S: What are your beliefs?
B: For me, I believe that we return to an incredible place of love and that the learning continues. And we may or may not come back again –
S: – depending on what we have figured out in this life?
B: Yeah. But I’m yet to meet anyone including myself who does not have more to learn so I assume that I will come back again.
S: Going back to the patients – would some tend towards religion at the end?
B: Some. I didn’t see huge awakenings in that regard, towards the end, unless they were already on the path, maybe that would deepen. But those who didn’t have a faith, I didn’t see anyone find God in the last week or two of their life. That’s just in my experience though.
S: So you began a journal – but after a while it occurred to you it could become a book that would be useful for people? A blog?
B: No not even then. I was writing a journal for my own healing because I was spending a lot of time sitting beside the bed of dying people. So I had a lot of time to write and I started noticing that common things were coming up in terms of regret. But I had no idea it was going to be a book – I was just doing my own healing and making my own observations.
S: Looking at the regrets – I don’t know them all off by heart – but it is basically do the things you wish you had done and don’t let other people say you shouldn’t do it.
S: They’re all pretty obvious, but it took you to verbalise it… that’s an incredible thing?
B: Yes. I know, it is a really simply-written article. But it came at the time it was meant to and I think it gave people permission.
S: Like even me, I’m 62, I’m thinking there’s time for this and time for that; I can put these things off I know I’ll regret if I die and I didn’t do them; and I will listen to this idiot bossing me around because it behooves me now. I will work too much because I need the money right now; people say “go interview Bronnie Ware”, I better go and do that. So how can people really actualise this advice in their life, because we’re all aware we should be doing these things, we shouldn’t be doing these things, but how does one really actualise it?
B: I think if we can speak about death more as a society and as individuals and actually completely face death as best we can, as best we can take ourselves there to imagine it, then hopefully it will all be a huge wake up call. I know it has been for me. A huge wake up call to say ‘every single day that I get up is one day less’. A bonus, but one day less. We don’t have forever, we really don’t.
The other way we can get the courage to not have these regrets is to take one step at a time with life and rather than think so far ahead that we talk ourselves out of doing what we want to do. If you do it one small step at a time, as you grow into that step, the next step reveals itself, and the next step. So it’s not so daunting because you are growing into your readiness and making those changes step by step, rather than thinking ‘I have to have this whole barrel of courage to do something enormous and completely change who I am’ when really all you need to do is do it step by step.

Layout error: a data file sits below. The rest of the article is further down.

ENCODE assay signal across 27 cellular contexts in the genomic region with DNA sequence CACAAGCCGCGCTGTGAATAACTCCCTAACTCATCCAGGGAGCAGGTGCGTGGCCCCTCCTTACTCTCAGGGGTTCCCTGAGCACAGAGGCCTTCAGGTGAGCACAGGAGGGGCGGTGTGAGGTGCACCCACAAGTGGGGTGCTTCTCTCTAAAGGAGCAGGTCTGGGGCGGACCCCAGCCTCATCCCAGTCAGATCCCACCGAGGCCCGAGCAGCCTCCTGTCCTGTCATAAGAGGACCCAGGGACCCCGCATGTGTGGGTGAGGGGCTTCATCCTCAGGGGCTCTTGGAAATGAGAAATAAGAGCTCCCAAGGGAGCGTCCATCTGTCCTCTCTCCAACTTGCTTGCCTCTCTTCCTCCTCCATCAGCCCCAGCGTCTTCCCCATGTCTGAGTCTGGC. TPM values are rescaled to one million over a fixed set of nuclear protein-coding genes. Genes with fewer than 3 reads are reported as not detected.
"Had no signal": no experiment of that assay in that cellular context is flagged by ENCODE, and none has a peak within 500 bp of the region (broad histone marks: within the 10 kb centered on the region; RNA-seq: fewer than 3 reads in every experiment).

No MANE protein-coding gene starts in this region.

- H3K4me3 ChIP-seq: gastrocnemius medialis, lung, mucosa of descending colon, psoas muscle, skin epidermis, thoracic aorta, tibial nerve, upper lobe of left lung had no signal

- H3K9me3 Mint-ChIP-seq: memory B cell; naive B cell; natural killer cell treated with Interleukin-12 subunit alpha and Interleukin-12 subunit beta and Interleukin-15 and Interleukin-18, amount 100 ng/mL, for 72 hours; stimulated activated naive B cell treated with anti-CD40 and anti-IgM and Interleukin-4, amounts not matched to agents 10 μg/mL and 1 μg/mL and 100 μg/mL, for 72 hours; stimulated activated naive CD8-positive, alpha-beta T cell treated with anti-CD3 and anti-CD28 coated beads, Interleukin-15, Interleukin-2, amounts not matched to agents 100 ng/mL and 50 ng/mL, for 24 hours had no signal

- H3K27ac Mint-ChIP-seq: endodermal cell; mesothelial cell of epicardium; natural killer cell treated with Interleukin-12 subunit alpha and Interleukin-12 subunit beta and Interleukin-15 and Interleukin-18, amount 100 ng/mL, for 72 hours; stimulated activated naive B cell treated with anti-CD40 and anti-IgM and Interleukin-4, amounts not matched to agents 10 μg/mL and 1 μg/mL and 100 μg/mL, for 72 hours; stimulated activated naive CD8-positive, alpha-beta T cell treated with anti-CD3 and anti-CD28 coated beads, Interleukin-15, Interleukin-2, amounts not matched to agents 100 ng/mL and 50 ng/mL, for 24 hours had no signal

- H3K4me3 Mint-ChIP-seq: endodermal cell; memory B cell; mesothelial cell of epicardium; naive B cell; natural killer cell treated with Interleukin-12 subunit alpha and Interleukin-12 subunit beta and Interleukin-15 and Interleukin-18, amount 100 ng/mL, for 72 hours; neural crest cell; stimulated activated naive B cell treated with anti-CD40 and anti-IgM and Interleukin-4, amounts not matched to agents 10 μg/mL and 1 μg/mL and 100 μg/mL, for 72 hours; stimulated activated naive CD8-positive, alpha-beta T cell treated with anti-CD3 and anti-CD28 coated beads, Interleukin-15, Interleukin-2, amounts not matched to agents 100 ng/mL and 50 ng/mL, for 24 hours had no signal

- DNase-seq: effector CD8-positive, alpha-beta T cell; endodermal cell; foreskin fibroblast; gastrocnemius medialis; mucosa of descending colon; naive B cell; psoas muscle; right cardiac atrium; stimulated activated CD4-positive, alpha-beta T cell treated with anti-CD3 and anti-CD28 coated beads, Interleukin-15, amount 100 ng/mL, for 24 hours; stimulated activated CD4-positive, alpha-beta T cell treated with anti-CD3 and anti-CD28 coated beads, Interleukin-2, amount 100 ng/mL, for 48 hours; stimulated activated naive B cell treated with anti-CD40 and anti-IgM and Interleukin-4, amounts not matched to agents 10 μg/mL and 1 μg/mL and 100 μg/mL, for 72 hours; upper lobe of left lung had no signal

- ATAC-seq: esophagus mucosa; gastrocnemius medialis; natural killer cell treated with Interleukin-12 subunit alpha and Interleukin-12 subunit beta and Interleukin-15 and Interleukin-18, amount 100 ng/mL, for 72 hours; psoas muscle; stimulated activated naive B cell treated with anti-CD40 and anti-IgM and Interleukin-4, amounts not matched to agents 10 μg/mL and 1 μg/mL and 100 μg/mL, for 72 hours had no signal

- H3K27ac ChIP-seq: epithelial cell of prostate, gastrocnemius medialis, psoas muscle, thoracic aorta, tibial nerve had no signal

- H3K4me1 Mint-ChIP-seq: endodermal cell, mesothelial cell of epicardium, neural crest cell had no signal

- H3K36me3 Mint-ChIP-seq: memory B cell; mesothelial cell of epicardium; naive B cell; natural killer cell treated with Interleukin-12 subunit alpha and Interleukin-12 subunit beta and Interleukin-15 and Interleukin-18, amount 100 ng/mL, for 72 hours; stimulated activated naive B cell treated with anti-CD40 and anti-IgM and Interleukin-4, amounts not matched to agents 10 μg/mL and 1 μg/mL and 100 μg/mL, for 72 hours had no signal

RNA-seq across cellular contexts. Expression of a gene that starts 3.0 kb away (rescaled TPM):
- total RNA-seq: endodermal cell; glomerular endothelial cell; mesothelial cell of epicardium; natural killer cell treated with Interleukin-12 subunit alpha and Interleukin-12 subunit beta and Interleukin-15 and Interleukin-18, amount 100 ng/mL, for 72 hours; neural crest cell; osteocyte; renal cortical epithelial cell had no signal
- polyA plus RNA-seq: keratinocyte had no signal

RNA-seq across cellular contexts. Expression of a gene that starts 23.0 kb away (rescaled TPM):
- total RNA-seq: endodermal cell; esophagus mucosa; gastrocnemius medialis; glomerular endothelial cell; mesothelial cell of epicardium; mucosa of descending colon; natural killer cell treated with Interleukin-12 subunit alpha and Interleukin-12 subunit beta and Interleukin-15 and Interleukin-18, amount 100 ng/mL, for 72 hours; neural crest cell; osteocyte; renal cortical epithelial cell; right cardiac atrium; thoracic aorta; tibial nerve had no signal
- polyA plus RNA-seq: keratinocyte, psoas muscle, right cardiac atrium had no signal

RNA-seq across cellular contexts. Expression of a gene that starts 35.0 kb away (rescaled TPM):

S: Your book sold a lot of copies.
B: Yes, about a million; 29 languages and a movie.
S: I read that you’re not one of the rich people but you’re no longer one of the poor people either.
B: Oh right. Yeah, I guess so.
S: … and then you discovered you have rheumatoid arthritis. Can you tell us about that?
B: Yes. I was really blessed to conceive naturally and quickly at 44, became a first time mum at 45. I had a really healthy pregnancy, I got a publishing contract in the same 24-hours she [daugher Alena] was born. But in a month of her being born I was diagnosed with rheumatoid arthritis, with stiffness in the fingers and feet. Typing has actually kept it mobile but the greatest grief is that I can’t play guitar now.
S: Never again?
B: It’s my greatest fear and my greatest hope.
S: So you get rheumatoid arthritis and, from reading your new book Bloom, it seems that you actually develop a relationship with this disease. You actually go through a period of realising you should love it – but you can’t bring yourself to. And then in the end you go ‘I don’t love having you but I love what you’re teaching me.’ I had the same thing with heroin; I was an addict for 10 years, that was self-inflicted unlike what you had, but in the end it was the same thing. When I came out the other end and got off heroin, I didn’t bless being an addict or heroin but I could see that going through that awful process, I came out the other end richer – not financially! – but more well rounded and a better person.
B: Yes, well it’s made me so much more grounded and confident in myself to live the life I want to live. It really took having RA to give myself permission to say “no” without guilt. I say no to three quarters of what comes my way, because I know I have limits now – we all do but very few of us honour them.
S: At it’s worst, how bad was it?
B: Well, I couldn’t get up.
S: When you get in the nice warm bath and you let the water out and you’re sitting in an empty bath…
B: I was stuck, I couldn’t even use my arms to get myself up. My daughter at one-and-a-half tried to lift me up and was helping me get dressed. I was lying down having a cry one day and she came over and said ‘it’s OK mummy, I’m here, do you want me to get you a ginger juice?’ It broke my heart…
S: You’re a very humble layman with some very lofty ideas – and you’re expressing it in a way everyone can understand.
B: Well, I’m real. I’m not driven by fame and money, I’m driven by living a happy life. And I know how hard that can be.